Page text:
I’m still having a lot of problems figuring out Sketchup and the Phlatboyz plugin. For one thing I couldn’t get the box object to accept an outside cut. I had to redraw it. For some reason the second time I drew it, it accepted the cut. I also couldn’t get the folds (partial cuts) in the same g-code file as the outside cuts.
I’ll need to try this again.
The boxes are already taking less time to make and of course they are highly accurate compared to my hand cut ones! And it’s more fun!
Here’s a video. As you can see by the end I had the speed up a bit higher plus I was getting the dept of the bit right.
Okay, my CNC has arrived and I am in the process of configuring it. The manual shows how to configure with Mach III but I want to use EMC2.
I went through each setting in the manual for Mach III and then went to the corresponding place in EMC2 and changed the setting. cnc manual.
The spindle works great but when I operate the steppers they are rough in one direction. Actually the Z axis only works in one direction. I’m pretty sure it’s the settings in EMC2. The defaults are probably different than the Mach III defaults and the machine prefers the Mach III defaults.
Also, when I received the machine the spindle shaft was bent. I was able to correct this by slapping it with a hammer. I suspect that this was caused during shipping. I have opened an investigation with the courier company. They said they will come and inspect it and also the packaging to see if they are at fault or not.
This manual is for a similar machine. It has EMC2 directions in it as well.
I followed the directions in this manual and here’s the outcome:
X) Moves both ways. Very rough in one direction.
Y) Moves both ways. Rough in one direction as well.
Z) Moves in one direction smoothly.
My controller is a little different than the one in the manual. Mine doesn’t seem to have limit/home switches.
I don’t think there is a problem with the bearings or anything mechanical. All the axis move very freely and smoothly. Also, if I move plug the Z motor into the X axis it works exactly like the X axis motor.
Still a little stumped.
Janyary 1st, 2001 Second Update:
I don’t believe there are any mechanical issues. The screws are really easy to turn in both directions. I am keeping one of the motors disengaged from the mechanical of the machine as to make sure I’m sure. Earlier when I had the motors running with EMC2, when I changed the motors around from axis to axis, any problems stayed with the axis (rather than moving around with the motor).
I grabbed one of backup computers that has Windows and installed Mach III. I then used the manual that came with the router (cnc manual) since it talks about Mack III.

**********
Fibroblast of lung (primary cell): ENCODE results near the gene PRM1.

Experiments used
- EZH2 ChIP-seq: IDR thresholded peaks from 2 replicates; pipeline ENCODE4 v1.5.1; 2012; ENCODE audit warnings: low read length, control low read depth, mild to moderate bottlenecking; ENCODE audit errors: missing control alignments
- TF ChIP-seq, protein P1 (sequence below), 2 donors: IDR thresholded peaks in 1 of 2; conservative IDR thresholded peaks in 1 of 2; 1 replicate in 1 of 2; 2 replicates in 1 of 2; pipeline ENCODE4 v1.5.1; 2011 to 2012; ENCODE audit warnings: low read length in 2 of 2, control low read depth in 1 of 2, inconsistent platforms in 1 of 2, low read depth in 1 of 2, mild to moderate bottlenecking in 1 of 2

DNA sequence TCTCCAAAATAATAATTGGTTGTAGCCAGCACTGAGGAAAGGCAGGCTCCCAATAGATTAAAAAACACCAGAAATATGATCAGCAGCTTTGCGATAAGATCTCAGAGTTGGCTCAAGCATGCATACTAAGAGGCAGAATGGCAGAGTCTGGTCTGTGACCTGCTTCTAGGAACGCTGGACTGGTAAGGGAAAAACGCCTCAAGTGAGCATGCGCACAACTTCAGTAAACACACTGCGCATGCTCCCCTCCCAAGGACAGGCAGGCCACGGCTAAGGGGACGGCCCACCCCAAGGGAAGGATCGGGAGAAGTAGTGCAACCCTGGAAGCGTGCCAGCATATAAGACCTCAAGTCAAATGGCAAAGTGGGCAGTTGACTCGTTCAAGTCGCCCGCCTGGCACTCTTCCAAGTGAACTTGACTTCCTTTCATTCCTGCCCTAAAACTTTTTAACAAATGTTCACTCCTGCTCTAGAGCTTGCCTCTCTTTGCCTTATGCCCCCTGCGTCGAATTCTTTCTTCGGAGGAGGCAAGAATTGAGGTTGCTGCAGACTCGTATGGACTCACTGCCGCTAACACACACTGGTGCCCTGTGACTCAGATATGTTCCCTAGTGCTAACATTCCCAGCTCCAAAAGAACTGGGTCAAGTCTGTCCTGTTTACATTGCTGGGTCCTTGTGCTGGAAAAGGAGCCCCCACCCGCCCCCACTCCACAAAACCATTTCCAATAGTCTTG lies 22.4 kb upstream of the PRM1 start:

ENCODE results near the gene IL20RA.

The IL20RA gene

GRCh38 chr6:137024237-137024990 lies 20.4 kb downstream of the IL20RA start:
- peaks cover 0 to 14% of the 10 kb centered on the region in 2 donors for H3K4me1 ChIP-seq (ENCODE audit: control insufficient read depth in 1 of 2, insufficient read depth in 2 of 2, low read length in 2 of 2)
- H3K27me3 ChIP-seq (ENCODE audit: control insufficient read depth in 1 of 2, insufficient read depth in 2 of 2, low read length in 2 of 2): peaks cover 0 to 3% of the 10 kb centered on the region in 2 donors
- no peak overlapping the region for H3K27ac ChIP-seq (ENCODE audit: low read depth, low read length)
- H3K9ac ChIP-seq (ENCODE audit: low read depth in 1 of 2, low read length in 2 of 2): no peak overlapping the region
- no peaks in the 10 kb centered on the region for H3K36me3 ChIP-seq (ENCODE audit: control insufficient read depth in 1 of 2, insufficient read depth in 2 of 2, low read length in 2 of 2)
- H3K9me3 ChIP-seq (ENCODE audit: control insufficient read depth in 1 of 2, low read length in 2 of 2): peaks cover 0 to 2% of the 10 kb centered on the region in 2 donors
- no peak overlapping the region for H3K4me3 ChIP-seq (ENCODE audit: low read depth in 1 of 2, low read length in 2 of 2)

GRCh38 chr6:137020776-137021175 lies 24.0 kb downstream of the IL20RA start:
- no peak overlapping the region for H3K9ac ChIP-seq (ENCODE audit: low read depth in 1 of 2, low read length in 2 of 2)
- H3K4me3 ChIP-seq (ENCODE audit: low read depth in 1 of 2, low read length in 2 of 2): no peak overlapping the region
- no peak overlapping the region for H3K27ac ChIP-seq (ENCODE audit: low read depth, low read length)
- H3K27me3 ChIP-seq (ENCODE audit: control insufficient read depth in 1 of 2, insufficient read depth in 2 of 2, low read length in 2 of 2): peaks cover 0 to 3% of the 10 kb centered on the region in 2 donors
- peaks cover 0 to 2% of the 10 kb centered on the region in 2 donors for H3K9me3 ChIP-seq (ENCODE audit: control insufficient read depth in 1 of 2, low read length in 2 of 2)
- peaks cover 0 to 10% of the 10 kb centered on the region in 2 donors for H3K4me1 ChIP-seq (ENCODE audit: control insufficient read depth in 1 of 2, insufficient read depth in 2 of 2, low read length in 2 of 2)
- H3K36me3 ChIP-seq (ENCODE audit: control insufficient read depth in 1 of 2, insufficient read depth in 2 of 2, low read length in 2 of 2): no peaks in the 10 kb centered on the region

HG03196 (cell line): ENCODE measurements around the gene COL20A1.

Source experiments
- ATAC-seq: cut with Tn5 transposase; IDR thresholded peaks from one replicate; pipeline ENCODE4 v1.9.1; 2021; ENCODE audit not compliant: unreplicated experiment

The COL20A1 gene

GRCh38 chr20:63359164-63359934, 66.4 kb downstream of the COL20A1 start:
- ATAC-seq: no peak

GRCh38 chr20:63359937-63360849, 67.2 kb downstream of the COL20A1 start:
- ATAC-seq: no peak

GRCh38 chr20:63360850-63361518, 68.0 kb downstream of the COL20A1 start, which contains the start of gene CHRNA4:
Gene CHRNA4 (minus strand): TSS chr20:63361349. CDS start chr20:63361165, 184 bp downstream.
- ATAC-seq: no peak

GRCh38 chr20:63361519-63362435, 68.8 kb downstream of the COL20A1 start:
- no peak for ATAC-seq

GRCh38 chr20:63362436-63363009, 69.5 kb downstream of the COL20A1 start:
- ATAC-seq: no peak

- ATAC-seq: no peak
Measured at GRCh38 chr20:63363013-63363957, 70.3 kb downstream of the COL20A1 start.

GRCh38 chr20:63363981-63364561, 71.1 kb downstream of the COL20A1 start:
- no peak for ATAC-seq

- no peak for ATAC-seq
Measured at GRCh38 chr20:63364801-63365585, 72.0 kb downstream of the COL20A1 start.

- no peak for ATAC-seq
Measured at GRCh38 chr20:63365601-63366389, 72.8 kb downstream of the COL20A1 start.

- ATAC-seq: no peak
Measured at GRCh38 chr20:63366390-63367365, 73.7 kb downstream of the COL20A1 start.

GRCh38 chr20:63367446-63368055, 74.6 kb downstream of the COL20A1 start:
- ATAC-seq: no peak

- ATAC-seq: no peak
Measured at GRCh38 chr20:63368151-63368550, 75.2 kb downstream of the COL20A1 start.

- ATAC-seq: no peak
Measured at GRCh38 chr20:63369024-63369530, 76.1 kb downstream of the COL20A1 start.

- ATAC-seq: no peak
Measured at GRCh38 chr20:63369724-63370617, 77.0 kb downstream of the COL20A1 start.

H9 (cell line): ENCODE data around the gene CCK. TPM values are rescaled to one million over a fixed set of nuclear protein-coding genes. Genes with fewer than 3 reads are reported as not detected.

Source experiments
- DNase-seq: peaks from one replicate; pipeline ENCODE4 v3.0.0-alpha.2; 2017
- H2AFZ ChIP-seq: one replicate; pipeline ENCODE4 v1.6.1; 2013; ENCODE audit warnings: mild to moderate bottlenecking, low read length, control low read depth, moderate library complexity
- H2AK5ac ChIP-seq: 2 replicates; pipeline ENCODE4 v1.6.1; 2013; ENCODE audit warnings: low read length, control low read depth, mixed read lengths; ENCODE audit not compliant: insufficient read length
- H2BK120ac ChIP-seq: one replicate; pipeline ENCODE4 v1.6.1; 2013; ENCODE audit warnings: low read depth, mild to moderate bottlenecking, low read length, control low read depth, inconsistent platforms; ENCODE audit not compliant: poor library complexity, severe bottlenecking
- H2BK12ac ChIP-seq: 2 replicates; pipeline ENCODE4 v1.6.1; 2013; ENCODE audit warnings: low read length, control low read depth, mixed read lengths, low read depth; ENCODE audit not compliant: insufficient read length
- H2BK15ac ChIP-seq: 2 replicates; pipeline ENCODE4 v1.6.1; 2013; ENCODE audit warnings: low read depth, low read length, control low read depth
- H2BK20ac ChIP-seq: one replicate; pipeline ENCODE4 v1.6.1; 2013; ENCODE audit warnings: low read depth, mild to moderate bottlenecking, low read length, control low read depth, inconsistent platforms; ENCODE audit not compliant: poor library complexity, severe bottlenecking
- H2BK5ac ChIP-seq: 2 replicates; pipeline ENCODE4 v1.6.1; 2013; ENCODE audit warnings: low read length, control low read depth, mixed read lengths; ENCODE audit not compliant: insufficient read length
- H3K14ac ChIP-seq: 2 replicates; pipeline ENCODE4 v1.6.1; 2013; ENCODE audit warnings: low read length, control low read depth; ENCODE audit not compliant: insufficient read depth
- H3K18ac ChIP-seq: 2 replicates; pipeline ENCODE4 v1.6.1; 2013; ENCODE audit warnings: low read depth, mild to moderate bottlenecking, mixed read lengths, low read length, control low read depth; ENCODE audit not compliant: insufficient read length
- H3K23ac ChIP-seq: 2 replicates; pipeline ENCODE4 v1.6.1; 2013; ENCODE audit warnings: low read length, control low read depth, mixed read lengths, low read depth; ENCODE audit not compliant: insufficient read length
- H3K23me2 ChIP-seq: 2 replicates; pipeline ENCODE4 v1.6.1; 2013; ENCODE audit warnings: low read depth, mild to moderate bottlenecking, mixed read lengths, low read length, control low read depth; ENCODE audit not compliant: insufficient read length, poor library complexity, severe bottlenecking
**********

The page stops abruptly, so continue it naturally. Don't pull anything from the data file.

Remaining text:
I went through all the step and now I can’t move any motors at all.
I know the parallel port is working since I am able to press the panic button and that comes up in the Mach III software when I press it.
I try to press the “RESET” button and also make sure the manual jog is enabled. I then press the cursor keys and PgUp and PgDn keys. The X, Y and Z numbers on the screen change but the motors just sit there.
So I’m guessing that I still have something missing from the Mach III configuration since I can no longer move the steppers.
January 2nd (just after midnight of the 1st)
I received this message from cncZone user Lanthan:
Re: 6040 from China
I use my 6040 (from the pics in your site I can confirm it is identical to the one you got) exclusively with EMC2/Axis, and it works perfectly.
Just get your hands on the configuration manual prepared by DIYCNC, launch stepconf and copy the settings.
Just in case, here is a link to my copy of that manual.
http://dl.dropbox.com/u/3772847/CNC%206040%20Router%20Engraver%20System%20Installation%20Manual-ebay.pdf CNC 6040 Router Engraver System Installation Manual-ebay
This manual looks just like one of the ones I already have (the software configuration portion that is).
I think I already tried all those settings since they look the same as one of the other manuals I have.
January 3rd update
Okay, after spending a lot of time fooling around with software (assuming the machine was manufactured okay) I finally started to look at the electrical. I knew the mechanical was sound.
I phoned Micheal Grant and he suggested changing the motors around a bit and the pin configuration and we were able to isolate the issue to one of the three stepper controllers. I then took a multimeter to start to verify the connections going from the breakout board to the controller and found a bad wire. Jackpot!
I’ve been borrowing my friend Guy’s (from the Ottawa Robotics group) a bit and I have other offers from guys like Micheal in Smiths Falls.
I initially thought of building one thinking it could save money. Micheal (also of Ottawa Robotics) was helpful in finding some parts online and with local suppliers. Guy has been successful at building one of his own.
I decided after shopping around that it might be a good idea to get a small one to start with. At least if I want to make one I can use the CNC mill to help. 🙂
Working area: 580mmX400mmX60mm